Road Trips: Bay Area Hikes with a bar at the end

John Solaegui, a realtor in San Francisco (ironically, I went to high school with his sister!), shared a blog about five Bay Area hikes that end with a reward – in this case, a drink! I know we typically talk about actual road trips here, but hiking is just as much a way of life in the Bay Area as driving, so we can make an exception this time around, plus you most likely will have to drive to the destination!

See below for a summary of the 5 in the initial blog, as well as two I’ve added myself!

Hike #1: Grape Stomp Trail (2.4 miles) in Sonoma

The best part of this hike is that you start AND end at Bartholomew Park Winery. So, if you lose motivation at the beginning, you can just sit down with a bottle and enjoy the sunshine anyway. But, for the purpose of respecting the hike, let’s talk about Grape Stomp Trail – it is a 2.4-mile loop that starts and finishes at the winery, just to the left of the tasting room. You can see views of San Pablo Bay and cross Arroyo Seco Creek twice. If you stay left on the You-Walk Miwok Trail, you can “summit” the trail at 640 ft.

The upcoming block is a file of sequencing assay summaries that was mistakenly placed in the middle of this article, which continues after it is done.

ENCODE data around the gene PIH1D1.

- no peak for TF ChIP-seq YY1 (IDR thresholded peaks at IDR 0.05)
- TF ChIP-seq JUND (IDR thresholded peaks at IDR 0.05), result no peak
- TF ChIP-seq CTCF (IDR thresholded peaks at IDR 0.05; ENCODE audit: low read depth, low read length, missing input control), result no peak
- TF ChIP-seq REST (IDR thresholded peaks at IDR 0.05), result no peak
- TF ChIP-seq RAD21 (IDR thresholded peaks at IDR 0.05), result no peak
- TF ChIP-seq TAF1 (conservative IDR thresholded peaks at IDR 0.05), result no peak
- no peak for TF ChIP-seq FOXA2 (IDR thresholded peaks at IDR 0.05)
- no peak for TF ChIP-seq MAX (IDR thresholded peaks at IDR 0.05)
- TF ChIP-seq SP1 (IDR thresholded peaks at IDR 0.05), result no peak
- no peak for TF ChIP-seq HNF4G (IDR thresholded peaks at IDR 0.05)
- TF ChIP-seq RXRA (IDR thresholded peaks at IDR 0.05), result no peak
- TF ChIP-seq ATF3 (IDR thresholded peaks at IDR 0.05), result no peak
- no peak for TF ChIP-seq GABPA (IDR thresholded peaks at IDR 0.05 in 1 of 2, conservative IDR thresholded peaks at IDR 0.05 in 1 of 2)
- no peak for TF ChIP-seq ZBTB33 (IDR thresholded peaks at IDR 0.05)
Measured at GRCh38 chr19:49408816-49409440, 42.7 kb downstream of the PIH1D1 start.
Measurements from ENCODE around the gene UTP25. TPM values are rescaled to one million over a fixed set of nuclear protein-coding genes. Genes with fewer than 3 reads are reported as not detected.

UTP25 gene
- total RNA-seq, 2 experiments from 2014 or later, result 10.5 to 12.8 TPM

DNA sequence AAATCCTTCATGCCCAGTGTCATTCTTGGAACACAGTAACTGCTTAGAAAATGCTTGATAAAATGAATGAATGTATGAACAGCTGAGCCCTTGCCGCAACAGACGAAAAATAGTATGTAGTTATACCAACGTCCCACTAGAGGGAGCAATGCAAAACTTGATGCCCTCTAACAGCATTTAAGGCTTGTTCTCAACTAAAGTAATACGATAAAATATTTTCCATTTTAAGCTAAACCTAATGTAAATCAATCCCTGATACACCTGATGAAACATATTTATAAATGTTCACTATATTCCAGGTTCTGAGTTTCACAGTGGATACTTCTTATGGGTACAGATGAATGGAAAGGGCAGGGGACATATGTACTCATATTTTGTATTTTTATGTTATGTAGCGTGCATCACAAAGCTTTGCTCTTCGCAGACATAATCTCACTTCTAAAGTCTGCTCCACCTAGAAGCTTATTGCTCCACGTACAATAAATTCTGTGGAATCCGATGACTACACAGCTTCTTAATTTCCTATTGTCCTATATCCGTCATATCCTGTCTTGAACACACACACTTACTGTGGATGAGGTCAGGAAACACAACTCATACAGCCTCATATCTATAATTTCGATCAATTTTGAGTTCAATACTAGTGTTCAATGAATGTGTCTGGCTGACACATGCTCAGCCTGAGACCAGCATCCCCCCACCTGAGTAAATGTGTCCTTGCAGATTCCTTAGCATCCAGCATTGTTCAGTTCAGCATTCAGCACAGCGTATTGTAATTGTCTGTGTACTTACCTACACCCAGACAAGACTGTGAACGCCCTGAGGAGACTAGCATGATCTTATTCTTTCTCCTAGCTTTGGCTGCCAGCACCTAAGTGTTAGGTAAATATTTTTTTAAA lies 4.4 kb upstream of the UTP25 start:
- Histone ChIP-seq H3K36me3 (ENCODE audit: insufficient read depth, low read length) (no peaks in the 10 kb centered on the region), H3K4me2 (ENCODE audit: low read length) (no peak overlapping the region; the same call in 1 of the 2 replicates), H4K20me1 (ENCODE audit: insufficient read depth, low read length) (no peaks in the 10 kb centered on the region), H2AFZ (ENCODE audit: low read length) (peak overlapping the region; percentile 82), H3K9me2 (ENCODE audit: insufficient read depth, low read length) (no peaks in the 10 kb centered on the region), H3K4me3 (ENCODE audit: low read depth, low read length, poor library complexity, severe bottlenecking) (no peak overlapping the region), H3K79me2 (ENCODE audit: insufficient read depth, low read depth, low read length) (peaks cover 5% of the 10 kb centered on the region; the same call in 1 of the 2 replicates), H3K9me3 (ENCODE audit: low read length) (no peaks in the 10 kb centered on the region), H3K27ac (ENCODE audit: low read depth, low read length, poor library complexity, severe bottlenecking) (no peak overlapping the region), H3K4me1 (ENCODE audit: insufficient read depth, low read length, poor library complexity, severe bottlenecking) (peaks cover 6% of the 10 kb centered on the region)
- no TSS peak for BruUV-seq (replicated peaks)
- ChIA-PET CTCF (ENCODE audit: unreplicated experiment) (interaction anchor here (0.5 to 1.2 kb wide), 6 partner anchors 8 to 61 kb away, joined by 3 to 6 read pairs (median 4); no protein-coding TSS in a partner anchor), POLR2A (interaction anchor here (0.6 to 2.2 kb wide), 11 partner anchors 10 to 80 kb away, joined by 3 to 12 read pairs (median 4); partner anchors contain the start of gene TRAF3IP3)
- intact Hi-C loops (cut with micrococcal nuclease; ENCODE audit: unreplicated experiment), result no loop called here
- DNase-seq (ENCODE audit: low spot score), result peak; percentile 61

Hike #2: Zinfandel Trail (2.9 miles) in Cupertino

A beautiful hike that starts from the southern end of Picchetti Winery’s parking lot and loops back a few miles later. The winery itself is a sight to behold – more than 100 years old, shaded by oak trees, and home to a brood of peacocks! On the hike, you’ll walk past wild roses, small ponds, and a creek. At the end, you’ll end your day with a nice glass of Picchetti’s famous red wine.

Hike #3: Dipsea Trail or Sun Trail (1.5-4 miles) in Mill Valley

You may have heard of this one. A hike through part of the Dipsea Trail in Mill Valley will take you to the Nature Friends Tourist Club. The German lodge, buried within the trees of Mt. Tam and erected in 1917, is a local favorite. But you either have to be a member, or plan your hike on a day that they open to non-members. You can hike straight from Panoramic Highway down the Sun Trail, or start in Mill Valley and climb all the steps for the first part of the Dipsea Trail to get there and enjoy some German lagers, food and music!